“I’ve been out in my garden working quite a bit. Maybe I shouldn’t be spending my time there as much as I should be reaching out to other people? Maybe my time could be better spent.”
My friend and I pondered these thoughts together as we chatted round her kitchen table. We circled back to it several times throughout our conversation looking at it from many angles.
“Do you like doing it?” I posed.
“Yes, it’s fun to be about in His garden among the things He created.”
We talked about the sacredness of time spent with Him and the prayerful paths upon which He leads while He refreshes.
Once home, as I swept the kitchen floor, I began to ponder days-gone-by when gardens were not an option but rather, a necessity. My friend, with whom I had been visiting, cans tomatoes for sustenance, cucumbers for special dips, and adds home grown radishes to the tasty dish made up for her family. The onions grown are also tossed into the dip and served up fresh upon her table of grace. The fruit of her labor in the garden went well beyond herself as she utilized each portion for others—yet, she wondered aloud if this was allowed.
My friend already knew the answer. She knew well James 1:17: “Every good and perfect gift is from above, coming down from the father of the heavenly lights, who does not change like shifting shadows.” And because she knew this verse, she knew it was pure gift to spend time in the midst of that which He created—so she, in turn, could create as pure gift for others.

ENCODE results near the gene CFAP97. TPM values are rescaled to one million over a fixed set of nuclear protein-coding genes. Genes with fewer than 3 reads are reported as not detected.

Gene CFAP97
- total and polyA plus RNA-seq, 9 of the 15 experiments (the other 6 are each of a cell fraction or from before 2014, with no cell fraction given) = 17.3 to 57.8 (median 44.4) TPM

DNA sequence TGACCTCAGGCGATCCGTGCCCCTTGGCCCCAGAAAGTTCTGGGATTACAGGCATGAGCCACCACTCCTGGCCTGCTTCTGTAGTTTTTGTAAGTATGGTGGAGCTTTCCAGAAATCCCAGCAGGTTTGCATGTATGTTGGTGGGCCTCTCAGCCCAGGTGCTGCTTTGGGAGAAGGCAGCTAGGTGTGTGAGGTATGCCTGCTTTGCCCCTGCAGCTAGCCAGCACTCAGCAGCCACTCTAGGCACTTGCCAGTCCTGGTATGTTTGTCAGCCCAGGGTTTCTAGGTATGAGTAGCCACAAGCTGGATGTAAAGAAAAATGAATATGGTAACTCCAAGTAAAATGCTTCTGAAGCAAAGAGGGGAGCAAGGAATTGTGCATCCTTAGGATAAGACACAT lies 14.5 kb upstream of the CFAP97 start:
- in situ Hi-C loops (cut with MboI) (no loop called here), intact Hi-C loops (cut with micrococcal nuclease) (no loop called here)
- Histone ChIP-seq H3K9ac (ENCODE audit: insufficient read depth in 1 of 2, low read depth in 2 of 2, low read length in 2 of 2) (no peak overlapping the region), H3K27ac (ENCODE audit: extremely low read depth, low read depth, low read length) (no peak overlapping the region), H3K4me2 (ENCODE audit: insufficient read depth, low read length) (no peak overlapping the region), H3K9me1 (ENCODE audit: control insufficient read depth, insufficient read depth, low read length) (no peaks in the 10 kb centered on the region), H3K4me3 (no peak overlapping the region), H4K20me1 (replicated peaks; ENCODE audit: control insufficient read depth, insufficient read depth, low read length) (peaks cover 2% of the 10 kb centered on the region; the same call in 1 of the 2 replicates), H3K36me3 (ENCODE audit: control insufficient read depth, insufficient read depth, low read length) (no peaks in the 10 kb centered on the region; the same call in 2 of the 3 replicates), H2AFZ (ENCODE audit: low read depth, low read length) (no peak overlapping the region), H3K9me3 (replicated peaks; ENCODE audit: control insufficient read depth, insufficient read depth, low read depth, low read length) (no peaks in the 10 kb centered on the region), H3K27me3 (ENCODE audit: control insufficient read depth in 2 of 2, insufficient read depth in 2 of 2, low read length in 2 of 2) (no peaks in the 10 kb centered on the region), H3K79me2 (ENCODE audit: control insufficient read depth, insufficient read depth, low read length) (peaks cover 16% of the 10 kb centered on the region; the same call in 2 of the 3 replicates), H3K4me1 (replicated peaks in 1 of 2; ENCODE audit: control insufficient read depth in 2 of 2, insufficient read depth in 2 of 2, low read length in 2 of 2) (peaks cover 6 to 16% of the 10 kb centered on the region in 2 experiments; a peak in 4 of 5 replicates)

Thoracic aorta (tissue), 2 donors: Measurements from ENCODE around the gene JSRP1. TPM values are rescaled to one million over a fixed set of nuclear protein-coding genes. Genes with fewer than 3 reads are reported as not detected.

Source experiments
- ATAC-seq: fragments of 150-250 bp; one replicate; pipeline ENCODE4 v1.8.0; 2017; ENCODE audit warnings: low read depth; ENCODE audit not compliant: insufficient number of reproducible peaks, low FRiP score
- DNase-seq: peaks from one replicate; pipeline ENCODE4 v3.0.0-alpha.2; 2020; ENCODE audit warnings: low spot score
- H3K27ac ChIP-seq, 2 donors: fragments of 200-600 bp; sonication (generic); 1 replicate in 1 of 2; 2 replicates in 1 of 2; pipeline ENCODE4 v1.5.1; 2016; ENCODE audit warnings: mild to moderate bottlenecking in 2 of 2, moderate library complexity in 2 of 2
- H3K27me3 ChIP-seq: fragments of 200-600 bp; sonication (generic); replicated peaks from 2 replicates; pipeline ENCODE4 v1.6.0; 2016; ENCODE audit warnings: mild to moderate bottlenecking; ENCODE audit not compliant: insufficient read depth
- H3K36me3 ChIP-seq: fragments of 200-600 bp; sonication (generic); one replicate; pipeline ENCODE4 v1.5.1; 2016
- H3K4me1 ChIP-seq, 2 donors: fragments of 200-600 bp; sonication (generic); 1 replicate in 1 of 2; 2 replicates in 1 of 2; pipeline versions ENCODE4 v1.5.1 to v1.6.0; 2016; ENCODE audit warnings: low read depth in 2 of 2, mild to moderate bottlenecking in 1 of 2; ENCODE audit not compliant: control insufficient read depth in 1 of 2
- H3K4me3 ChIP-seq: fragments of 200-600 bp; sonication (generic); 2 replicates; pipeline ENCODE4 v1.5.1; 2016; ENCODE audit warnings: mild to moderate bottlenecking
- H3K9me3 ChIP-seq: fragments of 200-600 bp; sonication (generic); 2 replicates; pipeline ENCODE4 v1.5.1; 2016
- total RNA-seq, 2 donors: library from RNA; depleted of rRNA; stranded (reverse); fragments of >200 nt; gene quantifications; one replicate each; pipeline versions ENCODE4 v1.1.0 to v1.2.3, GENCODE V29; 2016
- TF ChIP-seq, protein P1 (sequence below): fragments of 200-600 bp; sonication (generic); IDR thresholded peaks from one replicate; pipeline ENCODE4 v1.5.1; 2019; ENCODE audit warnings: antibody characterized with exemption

As I finished sweeping up the crumbs upon the floor, my mind wandered to songs sung as a child which had certain days of the week designated for specific jobs within the home. Monday might be wash day—Tuesday mending—Wednesday ironing—Thursday yard work—Friday cleaning— and Saturday baking. Sunday was a day the family went to church which was the kickoff for a day of rest.
Those were not the exact days things happened in our household, but the rhythm of life was ever present and like clockwork, it offered stability.
The sacred rhythm of work offered not only weekly stability, but seasonal. Spring housecleaning, fall canning, summer gardens, and winter lead right on up to Christmas. Repetitive, sacred stability weaves the fabric of life into patterns and creates an offering, if you will, of prayer.
The generational consistency of setting aside a holy day of rest offered stability to the rest of the week knowing there was something much bigger surrounding our purpose in doing what we do each and every other day of the week. It was and is like an internal liturgical celebration of sacred.
Hebrews 13:8 gives Word to this. “Jesus Christ is the same yesterday and today and forever.” It just can’t get any more sacred or more stable than this.
As we find our rhythm, may it be in Him. As the days and weeks pass and as the seasons come and go—He never changes, never has changed, and never will change.
What a beautiful rhythm of sacred stability in which to rest both now and forever. Amen.
This article was first published in Theology in the Trenches, a column written by oblate Kathleen Kjolhaug. Posted with permission. Read more articles on her blog, Theology in the Trenches.
Photo: Sister Elizabeth Theis working hard in the garden, taken by Sister Carleen Schomer